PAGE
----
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|SONGLIST (not confirmed)||
Tour: Tour Thing|
City: Boston, MA, USA
Venue: Citi, Boston, MA, USA
Event: (not available)
Reviews: (not available)
Sisters of Mercy Come Back, With Their Old Dark Habits - The Boston Globe. April 1, 1991 by Jim Sullivan
The Sisters of Mercy. Playing live on Good Friday.
Is this cutting-edge chutzpah or what? Is this a devilish rock 'n' roll-cum-marketing dream of a scheme? Is this something that could only be hatched in the mind of a skilled provocateur like the ever-sunglassed, deep-voiced, semi-dangerous, Jim Morrison-esque singer-songwriter of Andrew Eldritch?
Perhaps. At any rate, the dark and doomy, hip-all-over-again Sisters of Mercy - launched by Eldritch and a different crew of players in the early '80s in Britain - made their first US apppearance in more than five years at Citi . . . on Good Friday. These Sisters - four guys and a drum machine called Dr. Avalanche - not only play secular music, they play an aggressive, agitated, sensual sort of piston-pounding, mid-tempo rock 'n' roll that is as ironically opposed to basic "good-time" rock as is their moniker to the tenets of the Catholic Church.
In all likelihood, the Easter-Passover timing is probably less a contrivance or sacrilege than it is coincidence: A band's gotta tour when a band's gotta tour. The new disc, "Vision Thing," is hot, and Eldritch has been plowing this minefield for years. It's a minefield of simmering tension, torturous screams, scattered explosions and a lot of emotional damage. It's only now - after several excellent, ferocious early import EPs, followed by a dull US debut album and a boring tour in the mid-'80s - that the revamped Sisters are making a major mark. They're huge in England and Europe, and they're poised to do something similar in the US. They sold out Citi well in advance of Friday's 17-song, 95-minute set and, in California, they're headlining a 12,000-seat venue.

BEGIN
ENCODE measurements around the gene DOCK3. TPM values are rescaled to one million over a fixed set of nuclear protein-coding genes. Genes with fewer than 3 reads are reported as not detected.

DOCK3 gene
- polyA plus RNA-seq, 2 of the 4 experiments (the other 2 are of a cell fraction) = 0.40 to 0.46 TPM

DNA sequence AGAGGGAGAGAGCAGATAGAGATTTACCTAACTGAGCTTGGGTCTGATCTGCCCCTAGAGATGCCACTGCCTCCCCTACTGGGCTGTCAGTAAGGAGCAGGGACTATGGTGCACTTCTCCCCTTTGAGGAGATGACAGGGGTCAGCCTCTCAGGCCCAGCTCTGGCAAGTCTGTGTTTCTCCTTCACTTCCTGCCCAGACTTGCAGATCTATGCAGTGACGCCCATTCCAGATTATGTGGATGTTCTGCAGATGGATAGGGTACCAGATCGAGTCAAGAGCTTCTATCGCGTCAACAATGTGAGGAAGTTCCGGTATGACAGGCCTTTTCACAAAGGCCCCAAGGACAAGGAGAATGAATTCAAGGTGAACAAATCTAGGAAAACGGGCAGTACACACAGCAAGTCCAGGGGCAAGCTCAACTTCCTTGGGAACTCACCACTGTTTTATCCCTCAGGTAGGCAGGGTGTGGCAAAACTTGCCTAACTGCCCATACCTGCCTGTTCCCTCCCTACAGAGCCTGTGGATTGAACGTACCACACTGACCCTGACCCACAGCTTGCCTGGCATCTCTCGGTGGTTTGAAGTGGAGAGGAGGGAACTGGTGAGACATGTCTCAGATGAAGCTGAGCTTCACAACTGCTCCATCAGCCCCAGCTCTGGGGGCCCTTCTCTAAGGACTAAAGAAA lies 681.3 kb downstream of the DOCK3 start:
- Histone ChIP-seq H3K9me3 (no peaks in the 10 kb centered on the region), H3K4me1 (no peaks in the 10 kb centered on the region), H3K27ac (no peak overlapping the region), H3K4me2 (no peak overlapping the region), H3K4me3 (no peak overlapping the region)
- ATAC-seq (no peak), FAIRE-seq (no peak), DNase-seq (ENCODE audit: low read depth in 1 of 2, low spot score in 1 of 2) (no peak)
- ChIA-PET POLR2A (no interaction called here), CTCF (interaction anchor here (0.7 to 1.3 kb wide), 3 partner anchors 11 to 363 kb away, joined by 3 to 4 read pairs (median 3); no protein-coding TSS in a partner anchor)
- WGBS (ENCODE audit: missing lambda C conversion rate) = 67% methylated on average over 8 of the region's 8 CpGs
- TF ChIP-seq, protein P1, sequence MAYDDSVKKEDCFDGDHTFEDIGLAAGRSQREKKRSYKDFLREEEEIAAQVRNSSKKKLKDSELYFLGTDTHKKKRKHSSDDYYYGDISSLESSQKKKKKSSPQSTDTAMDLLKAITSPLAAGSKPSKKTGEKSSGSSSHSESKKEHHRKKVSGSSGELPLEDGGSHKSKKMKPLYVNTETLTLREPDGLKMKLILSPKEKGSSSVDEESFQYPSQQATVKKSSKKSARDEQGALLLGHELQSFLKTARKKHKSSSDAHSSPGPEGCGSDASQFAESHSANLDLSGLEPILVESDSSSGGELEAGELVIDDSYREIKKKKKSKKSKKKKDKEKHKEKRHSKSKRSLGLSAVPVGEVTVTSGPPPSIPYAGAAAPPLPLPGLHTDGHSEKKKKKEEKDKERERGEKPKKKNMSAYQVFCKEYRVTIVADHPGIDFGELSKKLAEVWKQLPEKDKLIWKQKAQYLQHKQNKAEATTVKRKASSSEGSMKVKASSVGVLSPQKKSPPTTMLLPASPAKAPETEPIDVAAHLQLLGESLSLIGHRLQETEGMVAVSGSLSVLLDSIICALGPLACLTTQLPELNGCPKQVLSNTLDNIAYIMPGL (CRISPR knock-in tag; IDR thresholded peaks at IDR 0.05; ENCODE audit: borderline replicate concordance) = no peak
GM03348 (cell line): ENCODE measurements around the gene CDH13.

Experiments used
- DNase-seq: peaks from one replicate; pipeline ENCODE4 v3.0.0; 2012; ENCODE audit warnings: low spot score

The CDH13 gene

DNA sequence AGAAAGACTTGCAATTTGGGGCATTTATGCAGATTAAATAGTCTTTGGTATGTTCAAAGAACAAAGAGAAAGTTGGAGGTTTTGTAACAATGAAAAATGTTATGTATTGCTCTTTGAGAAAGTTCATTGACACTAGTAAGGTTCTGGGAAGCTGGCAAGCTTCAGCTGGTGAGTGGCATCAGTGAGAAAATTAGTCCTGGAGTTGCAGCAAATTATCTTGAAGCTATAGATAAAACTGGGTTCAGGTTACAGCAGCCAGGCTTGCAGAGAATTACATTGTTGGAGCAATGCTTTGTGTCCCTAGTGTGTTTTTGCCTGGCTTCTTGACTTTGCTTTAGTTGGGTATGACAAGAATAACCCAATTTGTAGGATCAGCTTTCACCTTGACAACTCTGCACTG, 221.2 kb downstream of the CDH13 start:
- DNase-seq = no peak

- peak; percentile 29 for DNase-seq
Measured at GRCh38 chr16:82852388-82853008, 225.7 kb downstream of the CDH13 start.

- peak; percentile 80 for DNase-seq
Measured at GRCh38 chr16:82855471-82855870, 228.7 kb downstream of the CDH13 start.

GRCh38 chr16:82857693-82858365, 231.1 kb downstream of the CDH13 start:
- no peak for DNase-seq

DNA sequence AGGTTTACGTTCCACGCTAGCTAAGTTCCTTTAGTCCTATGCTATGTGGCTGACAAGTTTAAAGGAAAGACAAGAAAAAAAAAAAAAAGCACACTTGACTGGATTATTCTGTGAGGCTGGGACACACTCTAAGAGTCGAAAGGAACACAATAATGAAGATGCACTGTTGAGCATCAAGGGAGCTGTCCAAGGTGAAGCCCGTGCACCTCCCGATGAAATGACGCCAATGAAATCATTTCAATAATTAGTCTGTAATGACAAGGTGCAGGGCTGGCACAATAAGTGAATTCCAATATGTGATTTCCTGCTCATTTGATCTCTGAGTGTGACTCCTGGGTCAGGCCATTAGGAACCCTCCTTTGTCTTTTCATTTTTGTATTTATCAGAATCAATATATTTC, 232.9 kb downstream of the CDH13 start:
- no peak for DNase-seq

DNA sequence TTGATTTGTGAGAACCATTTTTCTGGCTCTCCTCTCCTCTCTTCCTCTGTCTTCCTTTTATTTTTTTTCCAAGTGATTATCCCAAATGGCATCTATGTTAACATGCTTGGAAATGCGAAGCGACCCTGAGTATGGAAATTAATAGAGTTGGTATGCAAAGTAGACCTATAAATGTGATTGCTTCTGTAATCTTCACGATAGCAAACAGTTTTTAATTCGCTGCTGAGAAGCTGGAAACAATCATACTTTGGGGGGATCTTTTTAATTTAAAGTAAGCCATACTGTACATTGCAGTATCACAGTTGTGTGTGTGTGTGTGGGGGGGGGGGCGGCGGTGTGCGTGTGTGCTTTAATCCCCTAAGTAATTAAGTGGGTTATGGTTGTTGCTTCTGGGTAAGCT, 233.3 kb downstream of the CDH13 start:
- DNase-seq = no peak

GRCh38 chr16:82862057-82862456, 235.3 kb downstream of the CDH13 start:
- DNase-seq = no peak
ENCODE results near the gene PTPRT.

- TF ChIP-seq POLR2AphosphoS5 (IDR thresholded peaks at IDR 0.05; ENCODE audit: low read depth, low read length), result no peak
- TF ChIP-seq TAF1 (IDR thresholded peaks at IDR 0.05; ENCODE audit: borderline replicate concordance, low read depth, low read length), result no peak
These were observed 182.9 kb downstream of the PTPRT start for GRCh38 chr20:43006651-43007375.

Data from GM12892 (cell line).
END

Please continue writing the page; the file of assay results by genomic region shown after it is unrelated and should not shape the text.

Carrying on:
Could the Sisters of Mercy be the next alternative-to-mainstream mega-crossover?
Don't count 'em out. Frankly, with songs like the disarmingly lilting and uplifting "Detonation Boulevard," the hypnotically swaying and sexy "Corrosion" and the angrily thrashing, cathartic "Vision Thing," they may, indeed, make the climb. The Sisters churn out moody, hard-edged, industrially tinged rock that's not far removed from that of Nine Inch Nails. Live, the Sisters aren't nearly as charismatic - Eldritch's idea of showmanship is to get lost in a chemical smoke fogbank and twitch - but the music's got all those key post-punk ingredients: tension, release, surprise, edge, crescendo, hooks. Two effective covers Friday: the Rolling Stones' festering, yet triumphant, "Gimme Shelter" and Dolly Parton's (!) "Jolene," an eerie, pleading love song that Rubber Rodeo once reworked - and that, I swear, must be the source for the Sisters' version. And one superb blast from the Sisters' own distant past, "Alice," a raving prototype for Eldritch's world-in-chaos aesthetic, boiled down to the fate of one desperate woman.
The odd thing about the Sisters' show was that, for all the good stuff - the lurking menace, the erotic undertow, the regained melodocism, the surging guitars of Tim Bricheno and Andreas Bruhn, the taut bass of ex-Sigue Sigue Sputniker Tony James - there was also a nagging static quality. Chalk it up to the unrelenting drum machine, which is not unrelated to Eldritch's penchant for a particular mid-tempo, early Stooges-styled swagger. So the music would sporadically bog down as the fog billowed and Eldritch growled. Yet, by the end, unlike the Sisters' last trip through town, you were with Eldritch's dirges-and-more program. "Something Fast" had an early-'70s Bowie-esque structure and stature - boasting melodic grandeur, quiet interludes and lyrical negativity - and "Vision Thing" brought it all back home with alternating blast of resignation and rage - harsh political and personal thoughts about the world in which we dwell. The Sisters of Mercy: Long may they brood.
Danielle Dax opened with what might seem something incongruous - an upbeat, swirling, sexy, pop-psychedelic set that was in no way cut from the Sisters' serious black cloth. It worked anyway, on its own terms. In just her third gig in three years, Dax came off, simultaneously, as a send-up of pop cliches and the real thing; her version of the Beatles' "Tomorrow Never Knows" goofed on neo-psychedelia as it indulged in its glee.